Thursday, April 9, 2009

"Did you mean: ghkadasdFDFJKL;'?"

I don't know what Adam's looking for on the web, but I have a feeling he's still not finding it.

Wednesday, April 8, 2009

Fingerprints. On Steroids.

While we're on the subject of sliding glass doors that need cleaning . . .

This is the 10-foot door that makes up most of one wall of my living room. I promise I cleaned it right after I took the picture. It stays clean for approximately 5 minutes.

Now is the part where I should insert that poem about fingerprints that comes home with your kids from school along with a print of their little hands in plaster or paint to keep forever, but this keyboard doesn't need to be doused in my tears and snot.

Seriously, just those words "I'll be grown someday" will get me every time.

Excuse me. I need to go get a kleenex.

Tuesday, April 7, 2009

Halfway to "M"

Back in January, Zuzu unexpectedly volunteered to clean a sliding glass door. When I came to check up on her, the word she was just about to finish up was "Adam," and this spot in the middle of the window was very clean -- at least on one side.

Last Year's Easter Treats

I know Rice Krispies nests are an old standard for Easter, but I'd forgotten about them until our neighbor brought some to us the first year we lived here. After that we started making them at our house.

Jane's school has a store-bought-treats-only rule, but last year her heart's one true desire was for me to make these so she could bring them to her class. And I did. Because I have a small rebellious streak.*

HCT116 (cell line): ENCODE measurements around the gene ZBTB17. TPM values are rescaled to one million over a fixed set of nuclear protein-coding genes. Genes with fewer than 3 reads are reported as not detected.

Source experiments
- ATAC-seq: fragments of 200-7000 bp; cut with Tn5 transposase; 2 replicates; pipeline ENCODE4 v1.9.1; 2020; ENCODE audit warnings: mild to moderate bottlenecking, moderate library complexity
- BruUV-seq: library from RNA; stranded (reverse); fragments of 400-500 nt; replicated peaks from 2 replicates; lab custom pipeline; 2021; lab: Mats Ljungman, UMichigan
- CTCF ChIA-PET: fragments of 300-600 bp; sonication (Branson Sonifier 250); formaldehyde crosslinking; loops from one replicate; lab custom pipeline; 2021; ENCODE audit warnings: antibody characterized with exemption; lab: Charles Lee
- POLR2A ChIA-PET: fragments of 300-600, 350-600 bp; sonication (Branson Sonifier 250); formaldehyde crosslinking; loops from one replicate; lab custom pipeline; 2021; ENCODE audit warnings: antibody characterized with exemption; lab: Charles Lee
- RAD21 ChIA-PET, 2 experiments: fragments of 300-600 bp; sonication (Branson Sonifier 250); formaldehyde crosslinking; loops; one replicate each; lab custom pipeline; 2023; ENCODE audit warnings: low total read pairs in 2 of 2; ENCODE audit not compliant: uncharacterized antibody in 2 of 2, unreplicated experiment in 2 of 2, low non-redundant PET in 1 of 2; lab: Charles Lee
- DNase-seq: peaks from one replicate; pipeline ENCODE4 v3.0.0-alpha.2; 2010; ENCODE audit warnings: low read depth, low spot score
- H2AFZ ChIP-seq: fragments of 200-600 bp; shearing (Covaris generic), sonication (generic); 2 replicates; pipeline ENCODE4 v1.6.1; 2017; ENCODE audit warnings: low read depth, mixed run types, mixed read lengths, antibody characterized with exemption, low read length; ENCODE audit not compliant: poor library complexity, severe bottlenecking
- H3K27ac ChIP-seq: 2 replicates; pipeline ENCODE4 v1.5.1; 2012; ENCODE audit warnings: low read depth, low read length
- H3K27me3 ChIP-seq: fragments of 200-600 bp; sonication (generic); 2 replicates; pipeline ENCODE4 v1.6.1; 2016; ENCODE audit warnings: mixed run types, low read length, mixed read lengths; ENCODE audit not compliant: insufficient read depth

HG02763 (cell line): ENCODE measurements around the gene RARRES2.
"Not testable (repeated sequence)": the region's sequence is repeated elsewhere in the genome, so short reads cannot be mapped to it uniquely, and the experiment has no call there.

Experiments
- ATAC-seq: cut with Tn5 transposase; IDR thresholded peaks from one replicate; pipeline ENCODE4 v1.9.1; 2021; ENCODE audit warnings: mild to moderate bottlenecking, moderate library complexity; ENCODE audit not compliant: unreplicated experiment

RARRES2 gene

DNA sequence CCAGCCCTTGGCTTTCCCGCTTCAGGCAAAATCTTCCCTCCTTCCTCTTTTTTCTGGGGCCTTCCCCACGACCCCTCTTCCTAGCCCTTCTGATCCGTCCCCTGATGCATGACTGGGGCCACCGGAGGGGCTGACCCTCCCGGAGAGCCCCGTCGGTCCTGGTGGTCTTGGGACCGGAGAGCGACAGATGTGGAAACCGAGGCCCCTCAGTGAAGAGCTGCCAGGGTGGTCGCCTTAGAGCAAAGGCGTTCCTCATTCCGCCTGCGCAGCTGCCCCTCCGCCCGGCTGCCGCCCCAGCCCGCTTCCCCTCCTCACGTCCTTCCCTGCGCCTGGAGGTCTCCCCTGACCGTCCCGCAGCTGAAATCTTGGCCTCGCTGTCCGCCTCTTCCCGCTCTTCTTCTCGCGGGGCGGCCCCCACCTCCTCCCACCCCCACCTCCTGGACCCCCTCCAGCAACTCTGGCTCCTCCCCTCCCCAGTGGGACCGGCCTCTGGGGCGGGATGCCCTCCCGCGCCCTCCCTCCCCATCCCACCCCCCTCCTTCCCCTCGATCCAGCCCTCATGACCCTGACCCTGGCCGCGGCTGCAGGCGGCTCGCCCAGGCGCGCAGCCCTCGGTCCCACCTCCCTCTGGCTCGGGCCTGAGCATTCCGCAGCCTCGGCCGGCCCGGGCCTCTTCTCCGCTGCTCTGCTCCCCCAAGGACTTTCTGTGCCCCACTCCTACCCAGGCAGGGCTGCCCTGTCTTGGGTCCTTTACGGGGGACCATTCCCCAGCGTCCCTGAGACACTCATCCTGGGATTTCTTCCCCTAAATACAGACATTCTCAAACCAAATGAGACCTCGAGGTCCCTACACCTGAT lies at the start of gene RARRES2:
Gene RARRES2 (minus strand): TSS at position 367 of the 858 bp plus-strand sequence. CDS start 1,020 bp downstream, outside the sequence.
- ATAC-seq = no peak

And because look at that face:

Aw man, I think we'd better look at that face some more:

I love that face.

Where was I? Ah yes, Easter treats. It was Jane's idea to add a Peep to sit on each nest:

Then out of the blue last year I had a flashback to my mom making another kind of nest with crispy chow mein noodles when I was a kid. I'm sure these are another well-known standard, because there were all kinds of recipes online for making them -- some with peanut butter or corn syrup or butterscotch chips mixed in -- but in the end I just melted chocolate chips in the microwave on medium power, stirred in the noodles, and scooped it into a muffin tin. Putting the muffin tin in the freezer for a moment made them easier to pop out. And here's the thing: they taste really good. Those crispy noodles fulfilled their true destiny when they paired up with semi-sweet chocolate.

And now you see that not only did I write blog posts in my head for years before I had a blog, I even took pictures for my imaginary blog of food I made. Some kind of head case, for sure.

*When I wrote that about a rebellious streak, I suddenly remembered sitting in a meeting, years ago, as a missionary in Japan, while two young men, also missionaries, carried on a good-natured argument about whether I was majime or wanpaku, mission slang for two types of missionaries, the straight arrows and the ones who tended to break mission rules or get into trouble. I think the one who was arguing for wanpaku was working from a false dichotomy that majime=no fun/no sense of humor and was trying to pay me a compliment, and the one taking the majime position was defending my good name.